Congratulations to Marvin Leder, M.D., on being named the Theresa
Lang Award honoree:
The Theresa Lang Dinner, named in honor of the life of Theresa Lang, a volunteer, philanthropist and leading member of the Board of Trustees until her death in 2008, recognizes outstanding achievement in the areas of research, medical education or patient care. It is presented each year to a member of our medical staff. The 2010 recipient of the Theresa Lang Award is Marvin A. Leder, M.D., past president of the Medical Staff Society. Dr. Leder has guided the medical staff through changing times and donated countless hours striving for excellence in our institution. He is being honored for his dedication and continued support of the medical center.
It is an honor for us when our hospital team members are recognized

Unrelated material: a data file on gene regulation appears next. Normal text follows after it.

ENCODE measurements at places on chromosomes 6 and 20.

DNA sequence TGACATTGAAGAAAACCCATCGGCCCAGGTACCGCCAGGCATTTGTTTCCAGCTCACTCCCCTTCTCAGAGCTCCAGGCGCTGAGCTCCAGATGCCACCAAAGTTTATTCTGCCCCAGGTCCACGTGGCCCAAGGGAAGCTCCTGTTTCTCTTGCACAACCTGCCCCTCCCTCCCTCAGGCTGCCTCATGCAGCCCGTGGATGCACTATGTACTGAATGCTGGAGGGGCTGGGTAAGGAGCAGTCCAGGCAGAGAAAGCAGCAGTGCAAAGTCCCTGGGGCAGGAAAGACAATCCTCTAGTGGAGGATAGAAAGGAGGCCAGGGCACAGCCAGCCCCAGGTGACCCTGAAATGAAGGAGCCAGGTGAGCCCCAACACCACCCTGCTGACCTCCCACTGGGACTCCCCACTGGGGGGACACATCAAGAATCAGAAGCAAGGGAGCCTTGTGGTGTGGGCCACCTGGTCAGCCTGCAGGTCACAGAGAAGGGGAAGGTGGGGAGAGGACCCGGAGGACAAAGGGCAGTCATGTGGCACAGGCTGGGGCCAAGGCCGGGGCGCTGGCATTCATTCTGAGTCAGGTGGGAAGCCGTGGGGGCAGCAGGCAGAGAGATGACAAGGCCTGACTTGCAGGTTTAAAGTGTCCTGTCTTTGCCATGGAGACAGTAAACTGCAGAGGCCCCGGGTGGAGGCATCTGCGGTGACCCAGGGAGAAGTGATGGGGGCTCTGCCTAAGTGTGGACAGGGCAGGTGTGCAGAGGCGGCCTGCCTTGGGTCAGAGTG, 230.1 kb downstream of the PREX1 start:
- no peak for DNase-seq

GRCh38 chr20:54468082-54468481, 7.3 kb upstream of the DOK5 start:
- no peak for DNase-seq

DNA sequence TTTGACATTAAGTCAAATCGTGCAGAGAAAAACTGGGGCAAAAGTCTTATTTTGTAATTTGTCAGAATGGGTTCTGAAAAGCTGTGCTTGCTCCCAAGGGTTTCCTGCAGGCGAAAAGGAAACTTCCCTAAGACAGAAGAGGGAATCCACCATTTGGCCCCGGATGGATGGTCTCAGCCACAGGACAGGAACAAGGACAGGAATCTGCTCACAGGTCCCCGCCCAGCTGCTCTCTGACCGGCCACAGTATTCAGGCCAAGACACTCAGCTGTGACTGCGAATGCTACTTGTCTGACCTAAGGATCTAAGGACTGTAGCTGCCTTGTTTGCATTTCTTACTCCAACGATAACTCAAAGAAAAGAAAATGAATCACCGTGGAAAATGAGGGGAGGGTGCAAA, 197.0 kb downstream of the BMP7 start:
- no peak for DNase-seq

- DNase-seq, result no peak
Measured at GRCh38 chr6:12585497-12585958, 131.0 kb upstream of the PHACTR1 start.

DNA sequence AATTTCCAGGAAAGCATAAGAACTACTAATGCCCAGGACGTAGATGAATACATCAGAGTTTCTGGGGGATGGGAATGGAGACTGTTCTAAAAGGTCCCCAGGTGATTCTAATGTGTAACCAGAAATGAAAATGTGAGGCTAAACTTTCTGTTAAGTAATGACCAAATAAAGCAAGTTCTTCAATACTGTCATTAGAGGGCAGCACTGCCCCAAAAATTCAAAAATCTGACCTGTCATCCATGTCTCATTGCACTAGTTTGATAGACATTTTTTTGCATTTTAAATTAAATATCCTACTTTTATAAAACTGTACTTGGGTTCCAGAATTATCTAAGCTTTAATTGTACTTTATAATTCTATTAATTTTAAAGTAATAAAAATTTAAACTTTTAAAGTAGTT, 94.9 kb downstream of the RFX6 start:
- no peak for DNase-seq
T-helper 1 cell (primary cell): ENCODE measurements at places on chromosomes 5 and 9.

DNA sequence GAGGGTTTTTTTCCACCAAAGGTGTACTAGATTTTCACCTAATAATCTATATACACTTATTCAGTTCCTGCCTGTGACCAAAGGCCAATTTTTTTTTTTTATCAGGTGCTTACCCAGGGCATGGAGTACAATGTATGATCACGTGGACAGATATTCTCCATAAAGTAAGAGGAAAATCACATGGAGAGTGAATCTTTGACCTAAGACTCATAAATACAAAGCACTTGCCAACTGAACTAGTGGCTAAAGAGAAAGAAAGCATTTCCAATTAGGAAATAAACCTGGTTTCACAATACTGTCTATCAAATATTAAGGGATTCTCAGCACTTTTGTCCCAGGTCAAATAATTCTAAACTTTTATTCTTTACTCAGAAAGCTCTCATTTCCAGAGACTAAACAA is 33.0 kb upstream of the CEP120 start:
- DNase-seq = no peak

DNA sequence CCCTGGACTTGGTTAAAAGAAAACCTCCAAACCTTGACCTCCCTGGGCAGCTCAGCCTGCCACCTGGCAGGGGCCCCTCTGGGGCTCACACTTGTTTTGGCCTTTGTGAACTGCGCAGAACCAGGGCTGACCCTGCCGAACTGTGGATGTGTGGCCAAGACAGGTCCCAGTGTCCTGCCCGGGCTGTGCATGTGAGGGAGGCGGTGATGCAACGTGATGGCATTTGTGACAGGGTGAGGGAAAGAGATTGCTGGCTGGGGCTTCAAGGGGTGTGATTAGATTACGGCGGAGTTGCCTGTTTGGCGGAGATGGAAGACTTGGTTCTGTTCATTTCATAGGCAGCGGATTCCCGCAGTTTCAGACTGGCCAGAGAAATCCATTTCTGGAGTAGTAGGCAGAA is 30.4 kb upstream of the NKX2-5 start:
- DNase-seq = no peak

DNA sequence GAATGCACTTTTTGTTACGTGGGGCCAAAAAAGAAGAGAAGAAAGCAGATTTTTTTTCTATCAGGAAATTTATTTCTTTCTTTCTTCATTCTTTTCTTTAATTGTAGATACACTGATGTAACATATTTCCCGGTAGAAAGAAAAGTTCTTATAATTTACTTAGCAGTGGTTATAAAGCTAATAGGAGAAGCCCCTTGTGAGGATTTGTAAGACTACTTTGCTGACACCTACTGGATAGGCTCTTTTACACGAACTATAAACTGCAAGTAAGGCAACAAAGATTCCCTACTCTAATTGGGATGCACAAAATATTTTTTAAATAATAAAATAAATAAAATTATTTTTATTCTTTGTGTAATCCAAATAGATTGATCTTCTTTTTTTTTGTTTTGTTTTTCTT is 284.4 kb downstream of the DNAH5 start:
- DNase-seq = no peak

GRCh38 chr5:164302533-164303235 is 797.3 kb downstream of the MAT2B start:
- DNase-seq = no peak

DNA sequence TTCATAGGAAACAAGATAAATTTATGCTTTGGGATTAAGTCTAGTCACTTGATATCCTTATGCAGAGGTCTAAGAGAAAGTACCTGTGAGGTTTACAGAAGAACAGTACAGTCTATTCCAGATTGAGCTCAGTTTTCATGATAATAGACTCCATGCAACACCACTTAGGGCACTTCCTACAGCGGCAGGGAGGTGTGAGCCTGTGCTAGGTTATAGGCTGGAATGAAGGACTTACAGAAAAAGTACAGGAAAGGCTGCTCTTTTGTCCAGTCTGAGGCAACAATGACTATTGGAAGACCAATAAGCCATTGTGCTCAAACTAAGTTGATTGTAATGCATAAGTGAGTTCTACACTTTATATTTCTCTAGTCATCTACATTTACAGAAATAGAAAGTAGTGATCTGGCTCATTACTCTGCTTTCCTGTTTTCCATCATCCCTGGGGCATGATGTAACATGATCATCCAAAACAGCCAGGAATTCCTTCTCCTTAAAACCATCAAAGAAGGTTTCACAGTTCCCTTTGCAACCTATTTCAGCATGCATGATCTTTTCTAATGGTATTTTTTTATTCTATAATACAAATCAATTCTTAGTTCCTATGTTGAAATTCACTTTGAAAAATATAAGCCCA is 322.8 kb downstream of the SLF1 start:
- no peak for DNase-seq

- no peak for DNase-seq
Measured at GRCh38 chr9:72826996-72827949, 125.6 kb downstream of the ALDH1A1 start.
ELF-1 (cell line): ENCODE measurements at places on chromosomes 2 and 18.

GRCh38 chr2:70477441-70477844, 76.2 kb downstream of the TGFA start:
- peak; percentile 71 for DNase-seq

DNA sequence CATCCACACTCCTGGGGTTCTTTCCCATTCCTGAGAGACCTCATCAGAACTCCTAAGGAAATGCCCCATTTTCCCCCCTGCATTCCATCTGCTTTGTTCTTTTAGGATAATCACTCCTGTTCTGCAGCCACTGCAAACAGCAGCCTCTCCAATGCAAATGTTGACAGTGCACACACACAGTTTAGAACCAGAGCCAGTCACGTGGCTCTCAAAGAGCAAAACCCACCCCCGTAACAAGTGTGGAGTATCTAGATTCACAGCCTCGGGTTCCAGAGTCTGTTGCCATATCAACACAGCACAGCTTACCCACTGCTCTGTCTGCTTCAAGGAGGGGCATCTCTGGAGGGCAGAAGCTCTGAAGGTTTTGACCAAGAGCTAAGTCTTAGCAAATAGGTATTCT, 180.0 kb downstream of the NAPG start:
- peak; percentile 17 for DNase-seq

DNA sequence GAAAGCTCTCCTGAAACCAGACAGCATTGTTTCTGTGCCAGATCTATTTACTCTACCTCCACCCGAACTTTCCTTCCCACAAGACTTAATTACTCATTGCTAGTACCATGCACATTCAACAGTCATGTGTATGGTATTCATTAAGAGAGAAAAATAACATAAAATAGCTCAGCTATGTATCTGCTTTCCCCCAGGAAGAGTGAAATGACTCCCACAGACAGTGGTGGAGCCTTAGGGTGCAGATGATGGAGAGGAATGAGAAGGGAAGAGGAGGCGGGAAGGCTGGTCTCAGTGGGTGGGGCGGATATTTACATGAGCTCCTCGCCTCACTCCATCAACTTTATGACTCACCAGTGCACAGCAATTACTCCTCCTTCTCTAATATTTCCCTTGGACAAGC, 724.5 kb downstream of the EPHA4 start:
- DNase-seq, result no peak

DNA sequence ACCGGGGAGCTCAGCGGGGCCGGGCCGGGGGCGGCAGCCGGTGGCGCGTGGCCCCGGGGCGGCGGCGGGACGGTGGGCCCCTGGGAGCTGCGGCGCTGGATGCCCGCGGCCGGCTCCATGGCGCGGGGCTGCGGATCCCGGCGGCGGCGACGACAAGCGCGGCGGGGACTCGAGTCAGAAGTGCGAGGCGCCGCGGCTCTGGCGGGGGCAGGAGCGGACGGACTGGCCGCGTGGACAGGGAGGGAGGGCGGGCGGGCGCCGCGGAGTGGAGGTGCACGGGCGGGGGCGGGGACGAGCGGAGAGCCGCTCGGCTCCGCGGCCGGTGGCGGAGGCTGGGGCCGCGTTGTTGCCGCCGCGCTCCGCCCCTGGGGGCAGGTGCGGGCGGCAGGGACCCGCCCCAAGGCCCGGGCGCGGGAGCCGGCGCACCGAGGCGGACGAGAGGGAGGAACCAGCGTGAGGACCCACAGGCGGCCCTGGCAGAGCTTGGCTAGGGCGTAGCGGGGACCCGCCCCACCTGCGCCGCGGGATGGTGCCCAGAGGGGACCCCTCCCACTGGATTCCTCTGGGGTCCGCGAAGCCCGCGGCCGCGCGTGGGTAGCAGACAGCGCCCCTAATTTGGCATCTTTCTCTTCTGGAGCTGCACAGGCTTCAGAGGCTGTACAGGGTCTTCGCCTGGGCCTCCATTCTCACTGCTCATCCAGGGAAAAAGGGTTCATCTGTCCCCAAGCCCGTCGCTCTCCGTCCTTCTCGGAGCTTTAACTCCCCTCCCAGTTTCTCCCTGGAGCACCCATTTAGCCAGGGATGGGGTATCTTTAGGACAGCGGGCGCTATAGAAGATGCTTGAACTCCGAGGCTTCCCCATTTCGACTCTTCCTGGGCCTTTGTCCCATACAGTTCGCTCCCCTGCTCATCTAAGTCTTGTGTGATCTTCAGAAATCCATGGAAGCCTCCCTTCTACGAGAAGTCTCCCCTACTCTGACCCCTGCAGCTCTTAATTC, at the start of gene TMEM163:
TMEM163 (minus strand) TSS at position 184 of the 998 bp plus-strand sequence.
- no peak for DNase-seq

by other organizations:
Magdalena Cadet, M.D., director, Rheumatology, was recognized for her support of arthritis research and bringing a wide range of educational programs and services to Queens residents, by the New York Chapter of the Arthritis Foundation at the 16th Annual Queens Leaders’ Award Reception. Dr. Cadet recently hosted a fundraiser in September in support of the Arthritis Foundation.
Patricia Woods Ph.D., Chief Learning Officer, was given the annual “Wholeness of Life” award by the Healthcare Chaplaincy for demonstrating respect and commitment to others and for exemplifying body, mind and spirit, the values that bring “wholeness of life” to our patients.
Burton Wasserman, D.D.S., chairman of the Department of Dental & Oral Medicine, and director, the General Practice Residency Program, was awarded the Dr. Isadore Caputo Physician of the Year Award by Wyckoff Heights Medical Center. Dr. Wasserman also serves as chairman, Department of Dental Medicine, Wyckoff Heights Medical Center. Wyckoff Heights Medical Center is a member hospital of the NewYork-Presbyterian Healthcare System. Dr. Wasserman is the first dentist to receive this prestigious award.